A LEGAL right to request information from the government will exist by June 2009, according to Chief Minister Tony Brown.
Mr Brown said he was intent on bringing an Access to Information Bill into law before the end of the parliamentary session.
But he told Tynwald it was 'not of considerable importance' as government officials already observed a Code of Practice on Access to Information.
He admitted it would not bind local authorities, but called on commissioners to use it as a 'guide'.
The government's Strategic Plan for 2007-2011 includes a commitment to provide the public with a statutory right of access to government information.
This is embodied in the Access to Information Bill, which was approved as policy by Tynwald in September on the understanding it would be introduced in the 2008/09 session.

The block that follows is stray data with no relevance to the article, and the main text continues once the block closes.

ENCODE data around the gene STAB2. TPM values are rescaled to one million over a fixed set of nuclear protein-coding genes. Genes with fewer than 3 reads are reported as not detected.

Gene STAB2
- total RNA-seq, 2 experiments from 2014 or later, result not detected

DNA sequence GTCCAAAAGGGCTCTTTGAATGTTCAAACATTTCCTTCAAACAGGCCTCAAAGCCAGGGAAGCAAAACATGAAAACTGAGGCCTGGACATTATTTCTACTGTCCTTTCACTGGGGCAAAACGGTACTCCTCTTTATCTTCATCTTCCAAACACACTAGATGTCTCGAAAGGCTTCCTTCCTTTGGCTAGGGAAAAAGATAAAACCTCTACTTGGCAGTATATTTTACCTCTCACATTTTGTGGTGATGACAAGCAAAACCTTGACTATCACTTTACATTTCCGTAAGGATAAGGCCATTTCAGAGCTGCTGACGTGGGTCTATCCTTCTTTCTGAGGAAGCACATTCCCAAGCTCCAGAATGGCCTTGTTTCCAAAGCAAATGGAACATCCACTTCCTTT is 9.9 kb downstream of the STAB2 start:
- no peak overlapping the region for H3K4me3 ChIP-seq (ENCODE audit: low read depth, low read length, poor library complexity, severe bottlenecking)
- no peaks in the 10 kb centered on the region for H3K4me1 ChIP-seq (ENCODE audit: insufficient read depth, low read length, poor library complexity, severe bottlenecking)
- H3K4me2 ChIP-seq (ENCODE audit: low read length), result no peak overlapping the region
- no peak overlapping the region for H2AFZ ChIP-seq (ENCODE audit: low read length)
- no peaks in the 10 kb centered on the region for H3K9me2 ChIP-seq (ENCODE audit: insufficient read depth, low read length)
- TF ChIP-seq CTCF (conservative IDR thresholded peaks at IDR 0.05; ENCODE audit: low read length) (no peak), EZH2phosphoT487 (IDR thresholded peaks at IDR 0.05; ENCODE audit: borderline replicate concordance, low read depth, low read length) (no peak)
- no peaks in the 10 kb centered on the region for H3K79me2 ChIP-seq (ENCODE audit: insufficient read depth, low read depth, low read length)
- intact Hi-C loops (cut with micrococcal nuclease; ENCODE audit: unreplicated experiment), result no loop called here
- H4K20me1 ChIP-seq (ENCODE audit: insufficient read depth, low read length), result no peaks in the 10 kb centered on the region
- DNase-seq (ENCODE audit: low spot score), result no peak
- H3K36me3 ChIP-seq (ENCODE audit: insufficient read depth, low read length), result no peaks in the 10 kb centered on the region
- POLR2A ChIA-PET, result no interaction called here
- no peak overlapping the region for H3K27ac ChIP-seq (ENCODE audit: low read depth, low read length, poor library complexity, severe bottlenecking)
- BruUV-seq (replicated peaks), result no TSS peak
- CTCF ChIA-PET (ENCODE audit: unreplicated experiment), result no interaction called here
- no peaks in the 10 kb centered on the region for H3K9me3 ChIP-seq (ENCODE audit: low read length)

Brenda Cannell (Douglas East) asked Mr Brown what had happened to the bill since then, as time was running out.
Mr Brown revealed the chief secretary's office would soon finish drafting the bill. It will then hold a consultation period before laying the proposed legislation before the House of Keys.
He assured Tynwald members the government was 'pursuing the matter' of introducing the bill.
He added: 'It is not of considerable importance as we have already got the code of practice, but I want to get a statutory right on the books.'
David Quirk (Onchan) asked whether the bill would apply to local authorities.
Mr Brown replied: 'I hope they use it as a guide. It is my view that local authorities should be as open as they can be, and as open as the government.'
The government's Code of Practice on Access to Information can be seen
by clicking the following link to the government website:
Copies are also available from the chief secretary's office or the Tynwald library.
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